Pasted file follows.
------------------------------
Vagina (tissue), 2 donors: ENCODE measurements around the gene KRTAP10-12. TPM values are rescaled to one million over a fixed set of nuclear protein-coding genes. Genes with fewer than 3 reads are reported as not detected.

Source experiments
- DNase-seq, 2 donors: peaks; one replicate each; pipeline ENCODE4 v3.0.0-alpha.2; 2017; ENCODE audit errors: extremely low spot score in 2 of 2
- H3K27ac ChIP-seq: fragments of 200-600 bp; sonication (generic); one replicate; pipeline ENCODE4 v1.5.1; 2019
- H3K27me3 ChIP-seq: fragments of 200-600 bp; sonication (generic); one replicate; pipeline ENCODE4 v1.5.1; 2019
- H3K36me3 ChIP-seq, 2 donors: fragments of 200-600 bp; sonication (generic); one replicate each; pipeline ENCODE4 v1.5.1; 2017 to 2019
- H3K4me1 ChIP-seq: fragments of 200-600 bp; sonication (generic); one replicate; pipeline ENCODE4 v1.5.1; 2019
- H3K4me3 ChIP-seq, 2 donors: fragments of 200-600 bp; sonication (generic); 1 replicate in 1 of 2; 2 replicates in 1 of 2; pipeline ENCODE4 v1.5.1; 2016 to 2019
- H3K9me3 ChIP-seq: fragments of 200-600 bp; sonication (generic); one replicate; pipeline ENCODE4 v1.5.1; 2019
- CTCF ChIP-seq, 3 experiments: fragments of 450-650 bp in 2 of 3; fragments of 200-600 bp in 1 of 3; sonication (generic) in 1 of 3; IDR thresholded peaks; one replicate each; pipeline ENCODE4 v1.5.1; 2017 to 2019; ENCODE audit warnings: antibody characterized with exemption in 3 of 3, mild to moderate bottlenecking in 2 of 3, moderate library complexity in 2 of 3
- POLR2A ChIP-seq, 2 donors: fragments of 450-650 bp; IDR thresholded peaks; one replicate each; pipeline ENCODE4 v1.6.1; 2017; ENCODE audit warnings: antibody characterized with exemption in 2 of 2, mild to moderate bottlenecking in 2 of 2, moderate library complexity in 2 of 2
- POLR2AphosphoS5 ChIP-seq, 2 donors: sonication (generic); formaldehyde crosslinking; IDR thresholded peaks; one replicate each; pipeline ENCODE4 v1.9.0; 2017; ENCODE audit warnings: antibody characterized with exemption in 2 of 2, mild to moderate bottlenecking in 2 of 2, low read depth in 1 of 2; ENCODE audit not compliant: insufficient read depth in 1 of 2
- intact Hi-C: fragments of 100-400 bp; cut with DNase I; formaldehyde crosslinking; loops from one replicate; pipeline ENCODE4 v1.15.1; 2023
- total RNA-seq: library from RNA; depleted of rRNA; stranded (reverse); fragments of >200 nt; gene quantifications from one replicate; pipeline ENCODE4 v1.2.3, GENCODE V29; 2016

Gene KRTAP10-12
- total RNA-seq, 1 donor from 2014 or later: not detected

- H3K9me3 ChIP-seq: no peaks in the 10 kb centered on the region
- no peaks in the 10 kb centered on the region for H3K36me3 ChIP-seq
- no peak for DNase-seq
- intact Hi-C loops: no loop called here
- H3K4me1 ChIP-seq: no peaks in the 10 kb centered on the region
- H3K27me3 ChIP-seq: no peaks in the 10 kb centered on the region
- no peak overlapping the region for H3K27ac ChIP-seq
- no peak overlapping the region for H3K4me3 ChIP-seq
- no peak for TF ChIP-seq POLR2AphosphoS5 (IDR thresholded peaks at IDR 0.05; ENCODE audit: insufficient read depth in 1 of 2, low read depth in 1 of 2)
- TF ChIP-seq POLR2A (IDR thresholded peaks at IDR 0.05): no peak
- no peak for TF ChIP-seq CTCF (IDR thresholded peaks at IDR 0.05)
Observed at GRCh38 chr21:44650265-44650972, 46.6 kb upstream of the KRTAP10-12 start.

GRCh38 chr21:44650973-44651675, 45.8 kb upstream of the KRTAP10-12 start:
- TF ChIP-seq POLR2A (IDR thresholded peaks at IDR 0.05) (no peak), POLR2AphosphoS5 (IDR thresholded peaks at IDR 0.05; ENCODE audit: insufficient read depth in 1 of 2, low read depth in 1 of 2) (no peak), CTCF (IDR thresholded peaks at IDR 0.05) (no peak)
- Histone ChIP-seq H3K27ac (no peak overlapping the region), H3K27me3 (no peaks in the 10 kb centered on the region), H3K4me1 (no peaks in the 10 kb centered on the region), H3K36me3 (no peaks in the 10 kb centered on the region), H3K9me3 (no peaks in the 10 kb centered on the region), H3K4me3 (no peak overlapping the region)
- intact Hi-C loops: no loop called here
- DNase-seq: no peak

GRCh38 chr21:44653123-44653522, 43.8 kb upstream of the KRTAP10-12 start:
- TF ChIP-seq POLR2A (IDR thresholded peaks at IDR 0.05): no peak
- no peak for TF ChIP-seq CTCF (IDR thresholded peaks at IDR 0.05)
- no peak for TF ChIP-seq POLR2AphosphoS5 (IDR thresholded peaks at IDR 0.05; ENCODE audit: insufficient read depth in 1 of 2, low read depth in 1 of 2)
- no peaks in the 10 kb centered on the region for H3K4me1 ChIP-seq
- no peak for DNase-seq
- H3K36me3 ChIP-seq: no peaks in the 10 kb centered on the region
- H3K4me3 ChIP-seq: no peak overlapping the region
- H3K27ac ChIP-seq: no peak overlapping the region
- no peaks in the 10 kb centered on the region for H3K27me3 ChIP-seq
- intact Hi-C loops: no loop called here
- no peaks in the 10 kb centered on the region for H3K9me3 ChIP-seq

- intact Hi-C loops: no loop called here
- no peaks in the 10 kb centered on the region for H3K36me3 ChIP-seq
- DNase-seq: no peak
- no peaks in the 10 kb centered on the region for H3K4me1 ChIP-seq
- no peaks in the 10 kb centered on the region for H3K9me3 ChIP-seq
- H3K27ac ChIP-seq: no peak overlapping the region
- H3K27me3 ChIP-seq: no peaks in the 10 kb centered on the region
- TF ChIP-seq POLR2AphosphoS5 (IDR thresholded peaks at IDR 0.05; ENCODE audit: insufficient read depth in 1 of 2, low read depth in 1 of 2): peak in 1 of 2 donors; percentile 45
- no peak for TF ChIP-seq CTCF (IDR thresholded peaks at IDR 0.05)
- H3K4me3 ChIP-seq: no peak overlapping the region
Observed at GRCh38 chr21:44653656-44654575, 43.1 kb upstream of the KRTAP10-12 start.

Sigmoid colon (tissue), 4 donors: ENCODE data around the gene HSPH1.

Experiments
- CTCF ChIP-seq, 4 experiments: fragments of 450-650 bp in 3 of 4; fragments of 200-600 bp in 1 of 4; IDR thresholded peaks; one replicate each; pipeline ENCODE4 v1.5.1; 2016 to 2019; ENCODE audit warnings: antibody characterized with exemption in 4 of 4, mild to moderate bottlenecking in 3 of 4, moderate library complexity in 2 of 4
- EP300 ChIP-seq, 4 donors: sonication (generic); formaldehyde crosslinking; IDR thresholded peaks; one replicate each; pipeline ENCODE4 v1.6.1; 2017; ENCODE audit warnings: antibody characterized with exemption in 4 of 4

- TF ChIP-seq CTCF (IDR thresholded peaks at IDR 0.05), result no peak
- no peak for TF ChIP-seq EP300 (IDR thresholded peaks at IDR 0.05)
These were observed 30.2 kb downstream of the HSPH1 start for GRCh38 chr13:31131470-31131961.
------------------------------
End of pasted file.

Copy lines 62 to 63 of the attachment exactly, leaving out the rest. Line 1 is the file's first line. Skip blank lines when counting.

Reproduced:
- no peak for TF ChIP-seq EP300 (IDR thresholded peaks at IDR 0.05)
These were observed 30.2 kb downstream of the HSPH1 start for GRCh38 chr13:31131470-31131961.